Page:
“Twenty years from now you will be more disappointed by the things that you didn’t do than by the ones you did do. So throw off the bowlines. Sail away from the safe harbor. Catch the trade winds in your sails. Explore. Dream. Discover.” Mark Twain.
At this stage of the trip we are basically biding time before we head for the fleshpots of Zanzibar. Peponi Beach Resort is an excellent place to do just this. We had missed out on Lamu and decided to pass up on Pemba and Mafia Islands. It really would be an injustice not to visit Zanzibar, touristy and perhaps crowded as it might be. Being amongst many festive season holiday makers is not the worst thing I can imagine, there is a certain appeal to being part of a happy holiday crowd. We really could not complain as privacy we had had a surfeit of for long portions of our travels. We really must in the future devote more time to this wonderful coast. A very good reason to plan a return trip to the Swahili Coast in the future. How nice would a Northern Mozambique, Malawi, Serengeti (at a different time of the year – perhaps February to catch the calving in the south) and a Swahili Coast trip be? Our time away from home and our proposed deadline to reach home at the end of January 2016 was drawing nigh.
Peponi Beach Resort on the north coast (that is north of Dar es Salaam), near Pangani, is well known amongst overland self-driving travelers, but little did we know that this would be far and away the best of the 3 places we had visited thus far on the Indian Ocean of East Africa. It had taken quite a shift in gear to adjust from national parks and wildlife to lazing on the beach. Anne was overdue for this sort of holiday, I suspect that she had been beginning to find my obsessive exploration of places wild a little tiring.
We were very sad indeed to be leaving Kenya, the country and its people had treated us very well. Kwaheri Kenya, asante sana, tuna rudi hapa. I had found the Kiswahili language fascinating, the locals in Kenya and Tanzania use it extensively as it bridges the many local languages and dialects conveniently and they genuinely enjoy any attempt by travelers to at least greet them in this lingua franca of much of East Africa. Some of the vocabulary has its roots in Bantu languages that I am familiar with, others are derived from English or Arabic. I wish that I had taken the time to enlarge my Kiswahili vocabulary before leaving home and was very envious of the command of this language many East African Wazungus have. However the English spoken by the people of Kenya, most of Uganda and to a lesser extent, Tanzania, is excellent.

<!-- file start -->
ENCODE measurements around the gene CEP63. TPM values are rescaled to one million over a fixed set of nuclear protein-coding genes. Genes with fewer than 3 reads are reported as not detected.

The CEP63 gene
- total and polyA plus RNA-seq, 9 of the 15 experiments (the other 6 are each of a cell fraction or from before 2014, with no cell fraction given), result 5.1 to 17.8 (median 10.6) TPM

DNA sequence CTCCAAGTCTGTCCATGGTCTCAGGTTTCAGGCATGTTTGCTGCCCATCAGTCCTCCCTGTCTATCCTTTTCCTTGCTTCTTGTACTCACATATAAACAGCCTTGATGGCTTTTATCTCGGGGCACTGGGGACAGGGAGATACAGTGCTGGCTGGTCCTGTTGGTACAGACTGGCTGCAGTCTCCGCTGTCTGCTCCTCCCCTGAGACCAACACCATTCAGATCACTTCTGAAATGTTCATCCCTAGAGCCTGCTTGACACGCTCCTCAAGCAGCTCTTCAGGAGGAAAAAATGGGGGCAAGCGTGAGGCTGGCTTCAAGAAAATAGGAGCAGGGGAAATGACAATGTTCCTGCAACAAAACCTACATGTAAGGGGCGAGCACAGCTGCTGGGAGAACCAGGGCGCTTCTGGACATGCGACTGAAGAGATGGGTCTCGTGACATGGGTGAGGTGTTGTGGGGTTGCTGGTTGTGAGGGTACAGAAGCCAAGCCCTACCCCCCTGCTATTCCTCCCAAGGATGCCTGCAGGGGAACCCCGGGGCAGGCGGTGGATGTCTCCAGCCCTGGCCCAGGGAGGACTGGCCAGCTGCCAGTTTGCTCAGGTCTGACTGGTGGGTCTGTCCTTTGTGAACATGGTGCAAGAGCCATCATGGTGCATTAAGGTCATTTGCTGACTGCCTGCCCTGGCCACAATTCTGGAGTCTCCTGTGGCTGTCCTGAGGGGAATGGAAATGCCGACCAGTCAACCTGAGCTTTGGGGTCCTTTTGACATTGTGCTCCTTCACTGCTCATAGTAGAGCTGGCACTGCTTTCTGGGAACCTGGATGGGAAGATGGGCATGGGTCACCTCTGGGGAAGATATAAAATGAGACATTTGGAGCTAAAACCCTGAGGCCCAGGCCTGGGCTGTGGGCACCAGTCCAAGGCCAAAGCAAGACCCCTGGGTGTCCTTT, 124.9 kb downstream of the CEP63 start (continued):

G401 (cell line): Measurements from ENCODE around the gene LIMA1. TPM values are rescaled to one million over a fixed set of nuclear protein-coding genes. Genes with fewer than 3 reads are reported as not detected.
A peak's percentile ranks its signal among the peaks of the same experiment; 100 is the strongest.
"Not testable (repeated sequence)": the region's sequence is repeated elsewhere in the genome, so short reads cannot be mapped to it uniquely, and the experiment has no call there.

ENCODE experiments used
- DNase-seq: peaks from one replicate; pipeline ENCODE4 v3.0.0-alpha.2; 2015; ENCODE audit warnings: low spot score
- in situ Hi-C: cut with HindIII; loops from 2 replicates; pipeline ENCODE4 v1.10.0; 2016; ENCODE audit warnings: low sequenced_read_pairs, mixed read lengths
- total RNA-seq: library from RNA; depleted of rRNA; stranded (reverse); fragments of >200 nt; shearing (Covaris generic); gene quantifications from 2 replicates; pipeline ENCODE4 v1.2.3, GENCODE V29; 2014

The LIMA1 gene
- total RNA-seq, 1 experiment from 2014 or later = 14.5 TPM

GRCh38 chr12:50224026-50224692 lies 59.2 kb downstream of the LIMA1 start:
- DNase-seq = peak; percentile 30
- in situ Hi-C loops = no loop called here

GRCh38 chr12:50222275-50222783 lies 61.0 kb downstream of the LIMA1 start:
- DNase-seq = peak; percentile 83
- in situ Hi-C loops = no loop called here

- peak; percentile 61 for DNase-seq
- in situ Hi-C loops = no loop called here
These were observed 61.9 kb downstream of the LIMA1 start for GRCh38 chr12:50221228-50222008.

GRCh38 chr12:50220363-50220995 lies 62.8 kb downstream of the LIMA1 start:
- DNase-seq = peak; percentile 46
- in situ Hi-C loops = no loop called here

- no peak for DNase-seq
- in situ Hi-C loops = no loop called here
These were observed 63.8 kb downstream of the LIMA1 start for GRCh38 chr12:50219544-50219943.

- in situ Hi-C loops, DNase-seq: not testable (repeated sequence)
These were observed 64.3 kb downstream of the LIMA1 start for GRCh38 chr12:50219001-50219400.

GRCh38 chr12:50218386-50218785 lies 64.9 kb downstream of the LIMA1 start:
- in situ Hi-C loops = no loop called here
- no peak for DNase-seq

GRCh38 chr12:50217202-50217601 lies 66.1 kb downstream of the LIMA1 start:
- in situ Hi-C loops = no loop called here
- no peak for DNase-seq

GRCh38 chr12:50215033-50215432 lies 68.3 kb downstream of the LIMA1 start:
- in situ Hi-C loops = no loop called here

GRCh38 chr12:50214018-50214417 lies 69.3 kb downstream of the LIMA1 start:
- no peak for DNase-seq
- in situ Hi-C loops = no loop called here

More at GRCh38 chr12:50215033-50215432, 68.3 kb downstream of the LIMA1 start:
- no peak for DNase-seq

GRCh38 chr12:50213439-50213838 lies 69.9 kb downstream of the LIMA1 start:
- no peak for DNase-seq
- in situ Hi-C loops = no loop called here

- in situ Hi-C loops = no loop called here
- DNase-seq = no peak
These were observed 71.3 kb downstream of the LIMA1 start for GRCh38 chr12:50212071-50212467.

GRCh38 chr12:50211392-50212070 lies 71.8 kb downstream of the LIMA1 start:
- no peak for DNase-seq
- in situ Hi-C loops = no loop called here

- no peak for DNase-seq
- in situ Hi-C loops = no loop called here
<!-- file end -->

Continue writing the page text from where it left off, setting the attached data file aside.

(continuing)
The route to the Kenyan/Tanzanian border near the coast at Lunga Lunga/Horohoro is increasingly being used. The A14 road on the Kenyan side is tar but quite badly potholed in places and is overdue for a revamp. There are new customs/immigration buildings on the Kenyan side, but not yet in use. From Horohoro on the Tanzanian side there is new tarmac in great condition, sponsored by the American Government. Their magnificent, new, air-conditioned, one stop offices are fully functioning. This is indeed a very convenient border crossing to use. It took us only an hour to pass through both sides. Officials on both sides were efficient and friendly. The border is 83km from Tiwi Beach and we drove through the surprisingly large town of nearby Diani, without turning east to have a look at the coast, next time! A summary of the border formalities is posted in the Geek section. We were able to exchange our remaining Kenyan to Tanzanian Shillings at the reasonable rate of 1 Kenyan to 20 Tanzanian, after first topping up our fuel in Kenya.